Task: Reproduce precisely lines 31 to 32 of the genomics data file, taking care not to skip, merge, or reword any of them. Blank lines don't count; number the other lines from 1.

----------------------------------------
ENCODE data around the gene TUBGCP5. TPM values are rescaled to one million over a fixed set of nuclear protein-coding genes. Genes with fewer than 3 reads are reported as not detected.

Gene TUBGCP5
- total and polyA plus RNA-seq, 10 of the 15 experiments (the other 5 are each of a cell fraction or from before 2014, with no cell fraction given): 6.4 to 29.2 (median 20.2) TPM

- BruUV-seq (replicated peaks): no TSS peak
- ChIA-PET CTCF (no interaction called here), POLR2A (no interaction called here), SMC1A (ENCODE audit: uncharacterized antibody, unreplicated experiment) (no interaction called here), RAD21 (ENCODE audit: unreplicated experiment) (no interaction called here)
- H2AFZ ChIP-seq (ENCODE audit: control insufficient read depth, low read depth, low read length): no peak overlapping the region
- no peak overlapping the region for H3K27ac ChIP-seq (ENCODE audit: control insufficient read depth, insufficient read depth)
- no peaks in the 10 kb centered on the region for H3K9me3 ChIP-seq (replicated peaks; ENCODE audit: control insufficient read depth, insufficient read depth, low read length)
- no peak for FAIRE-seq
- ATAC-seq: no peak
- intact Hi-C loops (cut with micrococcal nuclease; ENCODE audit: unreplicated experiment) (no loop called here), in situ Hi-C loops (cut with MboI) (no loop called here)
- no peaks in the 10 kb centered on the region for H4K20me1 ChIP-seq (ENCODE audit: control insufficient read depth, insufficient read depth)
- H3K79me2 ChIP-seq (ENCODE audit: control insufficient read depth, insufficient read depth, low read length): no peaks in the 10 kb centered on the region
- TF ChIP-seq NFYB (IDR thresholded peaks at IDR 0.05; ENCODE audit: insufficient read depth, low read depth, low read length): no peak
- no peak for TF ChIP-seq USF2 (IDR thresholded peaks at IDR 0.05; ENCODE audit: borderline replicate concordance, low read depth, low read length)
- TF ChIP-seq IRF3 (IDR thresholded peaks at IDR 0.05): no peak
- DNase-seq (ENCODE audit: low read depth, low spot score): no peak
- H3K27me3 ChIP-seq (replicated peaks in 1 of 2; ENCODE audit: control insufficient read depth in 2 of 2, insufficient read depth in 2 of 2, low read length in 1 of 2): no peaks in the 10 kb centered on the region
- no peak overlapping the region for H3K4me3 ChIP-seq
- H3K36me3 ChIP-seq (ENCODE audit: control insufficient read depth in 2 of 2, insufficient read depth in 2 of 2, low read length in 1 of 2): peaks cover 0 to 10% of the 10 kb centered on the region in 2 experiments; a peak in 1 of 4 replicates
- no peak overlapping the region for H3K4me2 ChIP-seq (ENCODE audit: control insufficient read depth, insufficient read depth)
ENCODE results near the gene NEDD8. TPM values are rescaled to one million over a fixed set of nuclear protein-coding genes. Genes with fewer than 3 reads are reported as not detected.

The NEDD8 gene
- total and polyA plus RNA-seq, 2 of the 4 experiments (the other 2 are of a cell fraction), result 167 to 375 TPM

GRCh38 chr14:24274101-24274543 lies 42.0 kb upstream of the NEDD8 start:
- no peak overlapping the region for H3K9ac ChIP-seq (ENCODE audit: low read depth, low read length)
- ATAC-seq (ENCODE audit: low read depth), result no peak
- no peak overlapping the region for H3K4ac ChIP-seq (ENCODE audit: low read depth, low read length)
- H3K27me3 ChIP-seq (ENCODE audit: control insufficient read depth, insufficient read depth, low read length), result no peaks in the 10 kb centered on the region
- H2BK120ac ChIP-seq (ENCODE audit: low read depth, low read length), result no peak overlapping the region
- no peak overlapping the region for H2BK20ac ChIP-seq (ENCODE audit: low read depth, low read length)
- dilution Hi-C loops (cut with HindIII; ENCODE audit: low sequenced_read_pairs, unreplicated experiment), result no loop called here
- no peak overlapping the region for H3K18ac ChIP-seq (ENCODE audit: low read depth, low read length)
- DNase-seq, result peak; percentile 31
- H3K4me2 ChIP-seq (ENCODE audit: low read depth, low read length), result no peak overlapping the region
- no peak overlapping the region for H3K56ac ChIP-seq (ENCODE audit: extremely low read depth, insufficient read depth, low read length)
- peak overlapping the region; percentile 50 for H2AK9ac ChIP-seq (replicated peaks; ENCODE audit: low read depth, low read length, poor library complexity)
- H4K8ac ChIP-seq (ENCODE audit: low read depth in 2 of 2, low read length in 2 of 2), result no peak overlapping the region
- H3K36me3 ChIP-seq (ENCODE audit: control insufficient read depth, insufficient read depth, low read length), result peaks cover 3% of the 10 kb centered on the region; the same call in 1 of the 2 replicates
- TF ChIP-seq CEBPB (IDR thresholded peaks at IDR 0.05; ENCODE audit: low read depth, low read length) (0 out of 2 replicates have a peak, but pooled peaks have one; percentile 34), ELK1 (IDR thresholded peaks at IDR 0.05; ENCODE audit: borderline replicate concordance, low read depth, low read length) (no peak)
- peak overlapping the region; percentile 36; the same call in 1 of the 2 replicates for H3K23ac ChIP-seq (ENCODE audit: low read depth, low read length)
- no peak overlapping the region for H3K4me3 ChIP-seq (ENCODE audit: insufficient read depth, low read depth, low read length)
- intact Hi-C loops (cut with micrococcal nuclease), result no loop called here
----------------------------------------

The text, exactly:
- no peak overlapping the region for H2BK20ac ChIP-seq (ENCODE audit: low read depth, low read length)
- dilution Hi-C loops (cut with HindIII; ENCODE audit: low sequenced_read_pairs, unreplicated experiment), result no loop called here